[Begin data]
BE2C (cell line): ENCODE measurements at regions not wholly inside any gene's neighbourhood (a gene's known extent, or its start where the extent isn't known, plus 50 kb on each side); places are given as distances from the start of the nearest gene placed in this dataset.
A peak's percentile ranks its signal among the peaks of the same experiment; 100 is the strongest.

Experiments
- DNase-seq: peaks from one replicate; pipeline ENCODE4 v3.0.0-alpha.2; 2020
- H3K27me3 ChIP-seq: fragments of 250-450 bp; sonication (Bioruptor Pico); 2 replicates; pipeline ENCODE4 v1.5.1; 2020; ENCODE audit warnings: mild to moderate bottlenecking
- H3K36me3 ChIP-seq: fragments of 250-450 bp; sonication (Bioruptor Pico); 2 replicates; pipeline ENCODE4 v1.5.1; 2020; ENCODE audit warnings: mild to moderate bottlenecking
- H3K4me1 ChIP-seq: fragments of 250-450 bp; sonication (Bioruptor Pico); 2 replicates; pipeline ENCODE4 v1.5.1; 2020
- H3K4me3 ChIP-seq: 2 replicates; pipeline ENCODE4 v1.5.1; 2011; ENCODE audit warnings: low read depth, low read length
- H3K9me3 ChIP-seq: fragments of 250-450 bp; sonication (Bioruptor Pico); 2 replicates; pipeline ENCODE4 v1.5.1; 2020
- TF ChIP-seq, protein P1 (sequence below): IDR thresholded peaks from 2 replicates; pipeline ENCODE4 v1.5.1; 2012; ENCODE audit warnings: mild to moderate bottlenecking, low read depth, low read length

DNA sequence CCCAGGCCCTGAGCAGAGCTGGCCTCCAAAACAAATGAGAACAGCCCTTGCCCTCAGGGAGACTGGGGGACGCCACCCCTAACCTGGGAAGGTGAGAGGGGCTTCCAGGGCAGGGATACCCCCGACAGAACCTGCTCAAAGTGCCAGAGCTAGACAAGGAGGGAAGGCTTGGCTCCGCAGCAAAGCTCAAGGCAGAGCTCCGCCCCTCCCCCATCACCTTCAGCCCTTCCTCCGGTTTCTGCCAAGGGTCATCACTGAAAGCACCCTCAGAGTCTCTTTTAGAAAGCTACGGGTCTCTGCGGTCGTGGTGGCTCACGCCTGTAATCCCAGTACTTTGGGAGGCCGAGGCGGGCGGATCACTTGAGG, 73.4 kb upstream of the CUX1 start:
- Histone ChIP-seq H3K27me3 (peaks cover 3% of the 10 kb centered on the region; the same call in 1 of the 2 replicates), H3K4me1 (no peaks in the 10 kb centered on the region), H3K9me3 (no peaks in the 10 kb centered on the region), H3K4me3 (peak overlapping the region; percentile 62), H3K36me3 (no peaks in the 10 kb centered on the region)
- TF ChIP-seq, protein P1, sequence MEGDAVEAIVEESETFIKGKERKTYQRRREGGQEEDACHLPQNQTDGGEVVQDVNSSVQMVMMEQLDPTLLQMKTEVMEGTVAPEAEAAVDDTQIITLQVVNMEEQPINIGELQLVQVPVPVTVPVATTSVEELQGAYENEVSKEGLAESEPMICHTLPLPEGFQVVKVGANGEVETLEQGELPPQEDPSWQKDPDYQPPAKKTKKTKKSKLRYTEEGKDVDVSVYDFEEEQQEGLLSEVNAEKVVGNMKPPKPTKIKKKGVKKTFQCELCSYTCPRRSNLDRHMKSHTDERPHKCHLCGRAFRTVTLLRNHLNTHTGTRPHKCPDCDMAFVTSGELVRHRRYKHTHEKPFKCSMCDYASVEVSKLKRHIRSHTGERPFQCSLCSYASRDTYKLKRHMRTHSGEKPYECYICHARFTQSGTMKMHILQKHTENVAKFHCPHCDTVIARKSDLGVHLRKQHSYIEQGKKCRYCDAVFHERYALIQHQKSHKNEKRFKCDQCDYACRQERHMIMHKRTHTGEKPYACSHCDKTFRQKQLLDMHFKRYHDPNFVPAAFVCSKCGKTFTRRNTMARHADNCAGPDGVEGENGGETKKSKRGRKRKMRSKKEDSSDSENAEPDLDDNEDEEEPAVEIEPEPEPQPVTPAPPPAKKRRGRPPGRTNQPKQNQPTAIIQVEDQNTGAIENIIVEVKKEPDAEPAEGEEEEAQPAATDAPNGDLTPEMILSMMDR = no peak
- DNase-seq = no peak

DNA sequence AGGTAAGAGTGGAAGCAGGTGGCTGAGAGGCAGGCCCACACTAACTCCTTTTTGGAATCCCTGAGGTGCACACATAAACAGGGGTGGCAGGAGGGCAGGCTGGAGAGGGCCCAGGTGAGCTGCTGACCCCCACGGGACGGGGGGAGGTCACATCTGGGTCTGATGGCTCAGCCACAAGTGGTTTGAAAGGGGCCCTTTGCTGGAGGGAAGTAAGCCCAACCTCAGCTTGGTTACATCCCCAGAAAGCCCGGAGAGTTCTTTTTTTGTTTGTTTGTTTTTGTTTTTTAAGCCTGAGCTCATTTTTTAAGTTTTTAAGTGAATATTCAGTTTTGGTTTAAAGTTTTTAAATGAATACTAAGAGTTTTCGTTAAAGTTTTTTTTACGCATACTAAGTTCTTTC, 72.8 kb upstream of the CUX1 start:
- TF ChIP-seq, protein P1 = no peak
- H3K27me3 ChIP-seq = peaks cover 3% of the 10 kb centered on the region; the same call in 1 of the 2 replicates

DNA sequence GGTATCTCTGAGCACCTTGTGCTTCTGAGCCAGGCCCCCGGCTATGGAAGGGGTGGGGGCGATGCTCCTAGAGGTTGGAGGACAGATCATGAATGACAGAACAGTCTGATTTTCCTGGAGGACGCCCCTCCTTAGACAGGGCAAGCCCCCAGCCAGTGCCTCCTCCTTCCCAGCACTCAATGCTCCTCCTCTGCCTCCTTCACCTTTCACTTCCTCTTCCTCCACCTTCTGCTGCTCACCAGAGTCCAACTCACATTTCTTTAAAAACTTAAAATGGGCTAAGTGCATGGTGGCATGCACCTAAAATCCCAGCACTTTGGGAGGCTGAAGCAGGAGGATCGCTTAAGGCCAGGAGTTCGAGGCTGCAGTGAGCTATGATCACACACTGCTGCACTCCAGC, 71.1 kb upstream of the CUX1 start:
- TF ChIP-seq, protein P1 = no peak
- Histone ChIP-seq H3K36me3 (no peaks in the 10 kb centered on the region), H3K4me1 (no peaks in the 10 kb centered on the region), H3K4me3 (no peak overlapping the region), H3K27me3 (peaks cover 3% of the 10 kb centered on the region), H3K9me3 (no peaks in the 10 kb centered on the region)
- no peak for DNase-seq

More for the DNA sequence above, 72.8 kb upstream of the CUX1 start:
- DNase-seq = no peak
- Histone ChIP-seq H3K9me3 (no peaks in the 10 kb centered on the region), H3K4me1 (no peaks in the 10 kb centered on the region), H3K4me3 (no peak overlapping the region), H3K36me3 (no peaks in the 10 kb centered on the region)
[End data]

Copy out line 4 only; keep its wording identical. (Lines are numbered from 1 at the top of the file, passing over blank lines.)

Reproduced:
- DNase-seq: peaks from one replicate; pipeline ENCODE4 v3.0.0-alpha.2; 2020